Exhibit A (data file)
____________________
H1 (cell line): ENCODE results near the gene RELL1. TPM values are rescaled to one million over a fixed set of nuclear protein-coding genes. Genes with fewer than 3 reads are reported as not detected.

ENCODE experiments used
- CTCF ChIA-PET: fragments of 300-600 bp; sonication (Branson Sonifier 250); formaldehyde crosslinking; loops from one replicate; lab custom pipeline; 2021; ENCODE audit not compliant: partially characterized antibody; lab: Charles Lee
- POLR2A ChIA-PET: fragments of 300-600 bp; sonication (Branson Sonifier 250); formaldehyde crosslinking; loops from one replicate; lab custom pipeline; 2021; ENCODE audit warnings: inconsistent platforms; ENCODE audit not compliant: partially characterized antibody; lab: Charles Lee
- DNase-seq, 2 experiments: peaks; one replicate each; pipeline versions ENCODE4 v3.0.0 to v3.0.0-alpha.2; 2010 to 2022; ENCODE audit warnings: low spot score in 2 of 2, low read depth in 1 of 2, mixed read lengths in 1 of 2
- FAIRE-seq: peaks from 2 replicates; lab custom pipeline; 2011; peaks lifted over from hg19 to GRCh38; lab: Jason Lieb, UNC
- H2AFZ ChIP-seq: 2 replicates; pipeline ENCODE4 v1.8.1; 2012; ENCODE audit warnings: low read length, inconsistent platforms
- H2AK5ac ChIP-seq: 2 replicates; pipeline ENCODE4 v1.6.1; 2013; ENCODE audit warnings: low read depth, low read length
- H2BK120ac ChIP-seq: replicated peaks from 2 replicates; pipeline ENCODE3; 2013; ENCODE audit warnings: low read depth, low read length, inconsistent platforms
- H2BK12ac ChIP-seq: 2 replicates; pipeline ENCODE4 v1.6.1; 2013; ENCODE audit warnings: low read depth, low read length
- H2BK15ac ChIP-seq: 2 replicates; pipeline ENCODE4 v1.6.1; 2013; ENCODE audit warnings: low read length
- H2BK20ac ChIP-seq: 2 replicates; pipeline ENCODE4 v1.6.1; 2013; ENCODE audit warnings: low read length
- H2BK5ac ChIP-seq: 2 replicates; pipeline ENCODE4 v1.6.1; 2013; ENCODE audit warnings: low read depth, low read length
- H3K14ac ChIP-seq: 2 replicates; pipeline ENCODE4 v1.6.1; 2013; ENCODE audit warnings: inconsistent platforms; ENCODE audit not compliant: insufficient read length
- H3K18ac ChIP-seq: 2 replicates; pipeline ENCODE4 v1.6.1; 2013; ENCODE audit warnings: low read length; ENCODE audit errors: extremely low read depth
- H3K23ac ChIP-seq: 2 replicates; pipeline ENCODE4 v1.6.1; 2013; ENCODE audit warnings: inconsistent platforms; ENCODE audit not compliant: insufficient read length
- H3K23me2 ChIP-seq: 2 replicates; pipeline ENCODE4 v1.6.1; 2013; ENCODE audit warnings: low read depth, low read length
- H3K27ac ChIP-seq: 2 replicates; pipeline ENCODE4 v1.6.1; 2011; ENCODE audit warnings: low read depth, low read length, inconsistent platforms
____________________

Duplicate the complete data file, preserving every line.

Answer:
H1 (cell line): ENCODE results near the gene RELL1. TPM values are rescaled to one million over a fixed set of nuclear protein-coding genes. Genes with fewer than 3 reads are reported as not detected.

ENCODE experiments used
- CTCF ChIA-PET: fragments of 300-600 bp; sonication (Branson Sonifier 250); formaldehyde crosslinking; loops from one replicate; lab custom pipeline; 2021; ENCODE audit not compliant: partially characterized antibody; lab: Charles Lee
- POLR2A ChIA-PET: fragments of 300-600 bp; sonication (Branson Sonifier 250); formaldehyde crosslinking; loops from one replicate; lab custom pipeline; 2021; ENCODE audit warnings: inconsistent platforms; ENCODE audit not compliant: partially characterized antibody; lab: Charles Lee
- DNase-seq, 2 experiments: peaks; one replicate each; pipeline versions ENCODE4 v3.0.0 to v3.0.0-alpha.2; 2010 to 2022; ENCODE audit warnings: low spot score in 2 of 2, low read depth in 1 of 2, mixed read lengths in 1 of 2
- FAIRE-seq: peaks from 2 replicates; lab custom pipeline; 2011; peaks lifted over from hg19 to GRCh38; lab: Jason Lieb, UNC
- H2AFZ ChIP-seq: 2 replicates; pipeline ENCODE4 v1.8.1; 2012; ENCODE audit warnings: low read length, inconsistent platforms
- H2AK5ac ChIP-seq: 2 replicates; pipeline ENCODE4 v1.6.1; 2013; ENCODE audit warnings: low read depth, low read length
- H2BK120ac ChIP-seq: replicated peaks from 2 replicates; pipeline ENCODE3; 2013; ENCODE audit warnings: low read depth, low read length, inconsistent platforms
- H2BK12ac ChIP-seq: 2 replicates; pipeline ENCODE4 v1.6.1; 2013; ENCODE audit warnings: low read depth, low read length
- H2BK15ac ChIP-seq: 2 replicates; pipeline ENCODE4 v1.6.1; 2013; ENCODE audit warnings: low read length
- H2BK20ac ChIP-seq: 2 replicates; pipeline ENCODE4 v1.6.1; 2013; ENCODE audit warnings: low read length
- H2BK5ac ChIP-seq: 2 replicates; pipeline ENCODE4 v1.6.1; 2013; ENCODE audit warnings: low read depth, low read length
- H3K14ac ChIP-seq: 2 replicates; pipeline ENCODE4 v1.6.1; 2013; ENCODE audit warnings: inconsistent platforms; ENCODE audit not compliant: insufficient read length
- H3K18ac ChIP-seq: 2 replicates; pipeline ENCODE4 v1.6.1; 2013; ENCODE audit warnings: low read length; ENCODE audit errors: extremely low read depth
- H3K23ac ChIP-seq: 2 replicates; pipeline ENCODE4 v1.6.1; 2013; ENCODE audit warnings: inconsistent platforms; ENCODE audit not compliant: insufficient read length
- H3K23me2 ChIP-seq: 2 replicates; pipeline ENCODE4 v1.6.1; 2013; ENCODE audit warnings: low read depth, low read length
- H3K27ac ChIP-seq: 2 replicates; pipeline ENCODE4 v1.6.1; 2011; ENCODE audit warnings: low read depth, low read length, inconsistent platforms